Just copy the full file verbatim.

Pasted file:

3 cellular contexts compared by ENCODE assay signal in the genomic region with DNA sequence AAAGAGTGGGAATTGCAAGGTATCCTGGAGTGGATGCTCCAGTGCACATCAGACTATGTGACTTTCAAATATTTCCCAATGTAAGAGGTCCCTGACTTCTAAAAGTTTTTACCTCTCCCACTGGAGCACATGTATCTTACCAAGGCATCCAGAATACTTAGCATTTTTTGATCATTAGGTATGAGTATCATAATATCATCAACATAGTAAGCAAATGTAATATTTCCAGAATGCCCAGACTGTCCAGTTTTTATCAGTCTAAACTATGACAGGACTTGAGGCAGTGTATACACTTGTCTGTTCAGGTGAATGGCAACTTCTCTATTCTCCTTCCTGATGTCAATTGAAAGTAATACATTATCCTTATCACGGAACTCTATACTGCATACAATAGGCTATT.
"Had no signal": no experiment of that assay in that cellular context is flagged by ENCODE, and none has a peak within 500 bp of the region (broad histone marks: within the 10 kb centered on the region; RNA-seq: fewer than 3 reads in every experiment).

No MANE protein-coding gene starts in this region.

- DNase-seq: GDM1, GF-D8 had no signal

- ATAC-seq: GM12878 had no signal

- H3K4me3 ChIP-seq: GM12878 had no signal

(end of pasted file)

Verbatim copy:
3 cellular contexts compared by ENCODE assay signal in the genomic region with DNA sequence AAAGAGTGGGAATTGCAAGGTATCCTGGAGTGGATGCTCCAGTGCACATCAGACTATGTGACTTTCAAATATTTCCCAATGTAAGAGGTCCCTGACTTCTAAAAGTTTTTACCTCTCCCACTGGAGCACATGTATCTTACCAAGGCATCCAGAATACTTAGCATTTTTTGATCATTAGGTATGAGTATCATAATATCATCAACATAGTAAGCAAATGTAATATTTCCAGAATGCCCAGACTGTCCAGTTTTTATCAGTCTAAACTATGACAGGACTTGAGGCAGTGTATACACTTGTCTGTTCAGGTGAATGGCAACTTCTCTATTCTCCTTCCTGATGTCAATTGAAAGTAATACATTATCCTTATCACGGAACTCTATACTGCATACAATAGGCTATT.
"Had no signal": no experiment of that assay in that cellular context is flagged by ENCODE, and none has a peak within 500 bp of the region (broad histone marks: within the 10 kb centered on the region; RNA-seq: fewer than 3 reads in every experiment).

No MANE protein-coding gene starts in this region.

- DNase-seq: GDM1, GF-D8 had no signal

- ATAC-seq: GM12878 had no signal

- H3K4me3 ChIP-seq: GM12878 had no signal